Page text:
A YEAR INSIDE THE MOTOROLA MESSSINNERS AND VICTIMS--WARRIORS AND REGULATORS
Thirteen months ago, Kathleen Stanton handed me a blue vinyl three-ring notebook.
Kathleen, a reporter and co-worker I count as a friend, had been cleaning out her office. She was leaving Phoenix, moving on to a university job in a different town.
I knew Kathleen had always meant to do an investigative piece on illnesses among high-tech workers. She never really had the time to develop the project, though, because she had several beats.
The blue three-ring binder she handed to me that day had been part of her research. It belonged to a former Motorola worker.
Kathleen Stanton knew that if she gave me any of her material for uncompleted projects, I'd roll my eyes and sigh and throw the binder in some corner and then pitch it in the trash after she was gone.
Which is probably why she said: "This is important, don't throw it away."
Okay, okay, Kathleen.
Inside the notebook, which belonged to a woman named Dolores Springer, were the names of people who had worked for the company, and had since fallen sick.
Mostly out of blind duty to Kathleen, I paid Dolores Springer a visit in January 1992. Dolores, a young mother, is crippled with an autoimmune disorder.
Dolores struck me as a sincere, honest person who simply wondered if her tenure on Motorola's assembly lines had caused her disease.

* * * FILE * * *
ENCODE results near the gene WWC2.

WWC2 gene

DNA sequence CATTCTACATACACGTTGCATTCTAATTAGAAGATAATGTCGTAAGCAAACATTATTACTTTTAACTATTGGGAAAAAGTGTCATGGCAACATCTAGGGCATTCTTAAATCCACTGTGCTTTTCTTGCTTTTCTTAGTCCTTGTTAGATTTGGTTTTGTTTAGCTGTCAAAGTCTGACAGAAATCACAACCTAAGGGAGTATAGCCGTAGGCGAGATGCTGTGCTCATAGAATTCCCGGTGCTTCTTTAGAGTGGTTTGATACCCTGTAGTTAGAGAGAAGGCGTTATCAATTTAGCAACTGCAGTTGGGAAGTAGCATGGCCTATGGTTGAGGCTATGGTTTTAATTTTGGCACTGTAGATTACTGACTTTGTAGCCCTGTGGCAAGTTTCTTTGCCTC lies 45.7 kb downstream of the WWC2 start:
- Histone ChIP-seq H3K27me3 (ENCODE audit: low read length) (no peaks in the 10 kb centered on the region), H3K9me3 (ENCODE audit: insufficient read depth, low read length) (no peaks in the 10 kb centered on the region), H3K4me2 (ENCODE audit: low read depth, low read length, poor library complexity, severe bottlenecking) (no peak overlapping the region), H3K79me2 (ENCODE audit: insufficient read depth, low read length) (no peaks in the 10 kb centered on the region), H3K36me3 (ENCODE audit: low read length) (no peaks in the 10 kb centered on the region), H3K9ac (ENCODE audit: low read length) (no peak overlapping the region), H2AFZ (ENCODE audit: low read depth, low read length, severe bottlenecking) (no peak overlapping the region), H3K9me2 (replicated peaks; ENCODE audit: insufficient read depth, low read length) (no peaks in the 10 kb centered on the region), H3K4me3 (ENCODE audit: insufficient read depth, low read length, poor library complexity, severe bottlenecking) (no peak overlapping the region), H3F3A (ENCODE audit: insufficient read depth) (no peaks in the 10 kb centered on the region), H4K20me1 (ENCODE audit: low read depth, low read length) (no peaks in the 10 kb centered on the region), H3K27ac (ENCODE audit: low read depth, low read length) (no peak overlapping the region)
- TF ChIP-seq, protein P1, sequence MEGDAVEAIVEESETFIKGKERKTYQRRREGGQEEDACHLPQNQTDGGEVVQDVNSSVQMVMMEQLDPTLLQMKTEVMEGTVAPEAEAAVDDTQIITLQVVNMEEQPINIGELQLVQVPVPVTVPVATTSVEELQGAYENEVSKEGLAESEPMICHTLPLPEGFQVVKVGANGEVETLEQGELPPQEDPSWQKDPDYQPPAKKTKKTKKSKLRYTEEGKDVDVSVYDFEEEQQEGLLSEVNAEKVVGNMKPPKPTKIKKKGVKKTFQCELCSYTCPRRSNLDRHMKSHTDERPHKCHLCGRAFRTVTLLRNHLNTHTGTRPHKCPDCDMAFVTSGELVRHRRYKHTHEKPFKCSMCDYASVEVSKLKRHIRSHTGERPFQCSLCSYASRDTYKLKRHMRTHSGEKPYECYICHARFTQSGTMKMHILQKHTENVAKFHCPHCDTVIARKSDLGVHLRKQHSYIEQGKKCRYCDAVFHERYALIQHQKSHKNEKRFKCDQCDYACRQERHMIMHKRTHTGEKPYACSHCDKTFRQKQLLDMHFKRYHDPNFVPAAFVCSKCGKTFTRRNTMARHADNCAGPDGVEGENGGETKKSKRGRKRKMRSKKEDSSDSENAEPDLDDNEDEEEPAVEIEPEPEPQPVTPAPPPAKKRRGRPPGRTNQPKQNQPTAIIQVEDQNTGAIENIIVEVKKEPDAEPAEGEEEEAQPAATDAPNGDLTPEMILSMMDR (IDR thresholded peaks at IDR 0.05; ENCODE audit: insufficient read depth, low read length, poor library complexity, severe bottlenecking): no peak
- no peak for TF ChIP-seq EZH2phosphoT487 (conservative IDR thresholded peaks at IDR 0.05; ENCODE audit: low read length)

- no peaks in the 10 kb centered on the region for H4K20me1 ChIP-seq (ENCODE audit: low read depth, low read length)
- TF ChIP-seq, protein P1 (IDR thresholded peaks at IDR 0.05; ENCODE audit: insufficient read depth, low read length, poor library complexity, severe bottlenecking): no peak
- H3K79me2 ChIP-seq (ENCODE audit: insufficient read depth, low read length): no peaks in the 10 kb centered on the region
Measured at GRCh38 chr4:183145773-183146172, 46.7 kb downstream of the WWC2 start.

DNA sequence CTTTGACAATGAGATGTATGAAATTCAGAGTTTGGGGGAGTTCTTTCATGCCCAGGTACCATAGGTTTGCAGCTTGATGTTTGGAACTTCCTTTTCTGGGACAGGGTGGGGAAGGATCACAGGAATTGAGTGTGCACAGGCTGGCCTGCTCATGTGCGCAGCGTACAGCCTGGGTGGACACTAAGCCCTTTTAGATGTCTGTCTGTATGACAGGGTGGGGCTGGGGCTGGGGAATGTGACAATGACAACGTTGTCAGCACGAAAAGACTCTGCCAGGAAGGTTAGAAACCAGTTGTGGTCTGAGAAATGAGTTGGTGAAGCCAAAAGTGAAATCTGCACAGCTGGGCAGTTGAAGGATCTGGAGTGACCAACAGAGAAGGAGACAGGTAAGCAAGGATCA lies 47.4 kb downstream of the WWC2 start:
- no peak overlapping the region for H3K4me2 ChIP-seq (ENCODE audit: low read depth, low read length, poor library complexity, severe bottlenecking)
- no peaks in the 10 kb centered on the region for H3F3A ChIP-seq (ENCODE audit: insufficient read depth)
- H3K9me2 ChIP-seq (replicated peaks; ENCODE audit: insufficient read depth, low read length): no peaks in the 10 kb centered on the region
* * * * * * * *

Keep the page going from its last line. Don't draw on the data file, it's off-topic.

I didn't know the answer then, and I still don't know today.
But I was touched enough by her story to take a look at environmental records relating to the Motorola Superfund sites in Phoenix and Scottsdale.
There were thousands of pages of public documents--ten years' worth. It was remarkable to me that there had been so little news coverage of massive TCE contamination in two separate aquifers in the Valley.
After just a few hours, it was evident that this newspaper needed to examine how city, state and federal regulators had dealt with severe and extensive groundwater contamination they themselves had linked to Motorola, the state's largest employer.
I didn't want to write the story Kathleen Stanton had in mind when she gave me the notebook.
Nor was I out to write a breaking news expos about events that happened ten years ago.
I chose instead to write an explanatory piece that looked at political, medical and economic aspects of groundwater pollution in a desert city--areas that had inexplicably not been probed before.
What ended up happening was that the reporting for the first story organically led us to ask more questions. Before we knew it, we had sketched out a series that involved a year of my life.